Hello everyone. Yes, here I go again, sheepishly squirming my way back onto this blog after another long period of doing other things. Let’s just forego all the apologetic excuses and dive right in.
For the last few months I’ve been off working an actual Full Time Job. This is the first Full Time Job I have had since 2015 when I left my old role of buying underwear for a large American man. This is also my first ever professional post as a proper actual front-end web developer. But most importantly this is my first ever proper job in a GERMAN office.
So then, of course, this immediately opens the door to the potential for thousands of blog posts about office culture over here in Berlin. What’s different? What is the same? What have I learned that makes me feel enlightened and wise about the nature of work itself? Frankly, there is so much material to be written about. I could write about what startups are and contrast that with what they claim to be, now that I am in one. I could write about how the Berliner Schnauze (the term fondly used to describe what is essentially the universal irritated rudeness of Berliners) manifests itself in a work environment. I could write about what it is like to work all day in your non-native language and simultaneously have to write code in another language which only computers speak (it’s exhausting, by the way). This is what I think about all the time: what shall I write about?
Guys guys guys! Sorry for yet another long absence, but I have an excuse this time! I’ve been on holiday in Costa Rica and Nicaragua!
And then of course the question was how to write about it in my blog, because how can I not write about going to freakin’ Central America? Except how can one write about an amazing holiday without sounding like a total arse? Also, how to write about a holiday without sounding like some two-bit travel blogger – especially since travel is not the theme of this blog (not that this blog has much more of a theme beyond ‘Expat maniac rants about vegetables’). And now things are getting even worse because this is becoming a meta-post about writing about how to write a blog entry, and we’re about two sentences away from a tired Inception joke.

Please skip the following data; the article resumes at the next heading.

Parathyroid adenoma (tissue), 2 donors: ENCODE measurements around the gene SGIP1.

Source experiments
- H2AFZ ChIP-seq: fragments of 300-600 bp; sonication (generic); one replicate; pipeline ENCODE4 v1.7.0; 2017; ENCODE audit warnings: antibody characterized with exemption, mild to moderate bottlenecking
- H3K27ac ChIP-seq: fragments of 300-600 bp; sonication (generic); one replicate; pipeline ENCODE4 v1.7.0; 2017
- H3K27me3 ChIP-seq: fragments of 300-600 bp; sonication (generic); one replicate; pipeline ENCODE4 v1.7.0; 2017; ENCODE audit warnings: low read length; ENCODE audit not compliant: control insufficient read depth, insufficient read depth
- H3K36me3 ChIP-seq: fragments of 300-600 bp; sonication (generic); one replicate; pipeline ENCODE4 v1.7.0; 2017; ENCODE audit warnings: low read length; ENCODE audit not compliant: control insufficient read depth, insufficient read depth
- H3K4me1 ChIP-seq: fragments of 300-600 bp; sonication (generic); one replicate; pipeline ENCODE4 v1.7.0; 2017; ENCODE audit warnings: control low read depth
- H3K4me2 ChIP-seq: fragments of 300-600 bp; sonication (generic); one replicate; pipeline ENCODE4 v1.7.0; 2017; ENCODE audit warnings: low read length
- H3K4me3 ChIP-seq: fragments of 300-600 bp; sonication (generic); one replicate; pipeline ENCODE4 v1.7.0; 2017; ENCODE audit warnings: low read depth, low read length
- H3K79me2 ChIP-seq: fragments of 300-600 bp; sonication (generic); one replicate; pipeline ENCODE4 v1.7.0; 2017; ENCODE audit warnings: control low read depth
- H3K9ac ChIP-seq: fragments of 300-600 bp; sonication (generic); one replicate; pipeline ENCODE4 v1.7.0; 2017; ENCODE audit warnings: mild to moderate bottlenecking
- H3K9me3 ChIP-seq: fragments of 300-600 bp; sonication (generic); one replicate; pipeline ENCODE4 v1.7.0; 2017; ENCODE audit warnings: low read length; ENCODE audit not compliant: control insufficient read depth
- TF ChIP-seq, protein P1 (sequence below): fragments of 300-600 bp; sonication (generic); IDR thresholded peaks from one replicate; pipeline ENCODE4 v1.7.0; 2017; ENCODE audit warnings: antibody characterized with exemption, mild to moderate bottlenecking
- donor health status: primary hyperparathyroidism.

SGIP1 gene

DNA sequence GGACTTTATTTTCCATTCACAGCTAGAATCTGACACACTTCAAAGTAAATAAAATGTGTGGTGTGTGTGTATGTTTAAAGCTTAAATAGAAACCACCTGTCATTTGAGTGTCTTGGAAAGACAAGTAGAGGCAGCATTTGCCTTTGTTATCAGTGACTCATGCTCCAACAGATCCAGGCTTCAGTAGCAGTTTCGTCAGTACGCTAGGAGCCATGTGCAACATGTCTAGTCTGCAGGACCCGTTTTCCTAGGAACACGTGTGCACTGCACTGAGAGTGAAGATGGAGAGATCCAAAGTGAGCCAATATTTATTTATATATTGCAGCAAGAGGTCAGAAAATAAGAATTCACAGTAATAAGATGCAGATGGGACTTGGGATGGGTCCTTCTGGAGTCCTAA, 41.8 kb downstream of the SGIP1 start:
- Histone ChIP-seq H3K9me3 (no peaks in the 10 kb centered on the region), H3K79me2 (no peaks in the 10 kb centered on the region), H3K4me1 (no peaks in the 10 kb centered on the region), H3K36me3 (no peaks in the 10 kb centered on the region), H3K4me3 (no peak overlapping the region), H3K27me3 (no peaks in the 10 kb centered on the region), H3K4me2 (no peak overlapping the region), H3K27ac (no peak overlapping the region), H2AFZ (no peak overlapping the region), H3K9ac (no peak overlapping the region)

Well look: I was there with my ma and pa, which ramps the coolness factor down by at least 25%, right?
“So what’s going on with that bike referendum thing now Rose?” I hear you ask. Good question, helpful ice-breaker person.
Here’s the deal. We had our initial petition over the summer; this petition was to show the government that there is widespread public interest in the issue, meaning that if we were to get over 20,000 signatures (and we got about 105,000) the Senate would have to approve our application to have ANOTHER petition, which would then allow us to have a referendum about the city’s bike infrastructure. Please accept my apologies for the boringness of that sentence.
Anyway, the real drama starts now. The Senate has had months to review our initial petition, and has long ago missed the deadline for giving us the approval for the second petition. This is a problem, because it means that when we do finally get the approval for the second petition, that phase will end a lot later than planned, and so the referendum will also take place a lot later than planned. And that is a problem because the whole idea was to have the referendum at the same time as the big election next year.
Why? Because if you combine your referendum with a larger vote (like an election), you can count on a substantial voter turnout – most people who go to vote in the election will be happy to take an extra second to cross another ballot paper. If the two votes are separate, however, the turnout for the referendum is likely to be tiny. Most humans won’t get off their sofa for anything more effortful than a second cup of tea, let alone traipsing over to some designated Kindergarten lobby or community center. And since the referendum is only valid if a certain percentage of the population vote (regardless what they vote for), it’s likely to be rendered invalid by poor turnout, and it will all end up having been a colossal waste of time and energy. Adding to the annoyment of the whole thing is the fact that having two separate voting events is a lot more expensive for the state, having to organise voting stations and personnel and counters and all that flim-flam twice. And that, of course, will add extra grist to the mill of all the B.O.-smelling, beardy, chain-smoking drivers who already hate cyclists and love to laminate the asphalt with them.
As you may already know, I am on the campaign team for the Volksentscheid Fahrrad, a campaign to have a public referendum about massive improvements to our cycle infrastructure here in Berlin. We had a few manic months of signature collecting and media junket whoring, but at the moment we’re on a kind of autumn hiatus, waiting to see what the new city government will do about us and Berlin’s streets.
Nonetheless, biking is always one of the big things on my mind. Half the time I am gleeful about just how much fun it is, especially since I discovered hundreds of exciting bike adventures on my favourite new app Komoot – who knew that there are so many wonderful cycle routes out there both in and around Berlin, just waiting for me to fall over on them?? The other half of the time, I am agonised by the stressful, manic life of a cyclist in this city. Everything needs to be improved: the cycle paths are lumpy, lethally pothole-ridden, or usually just non-existent; the cobbled streets are so rutted and broken as to make it a roulette whether you will reach the end of each road without your brain being jiggled into a rich smoothie; and the crossings are a confusing noodle-heap of road markings and random plastic roadwork barriers which guarantee that no-one ever knows what the heck is going on.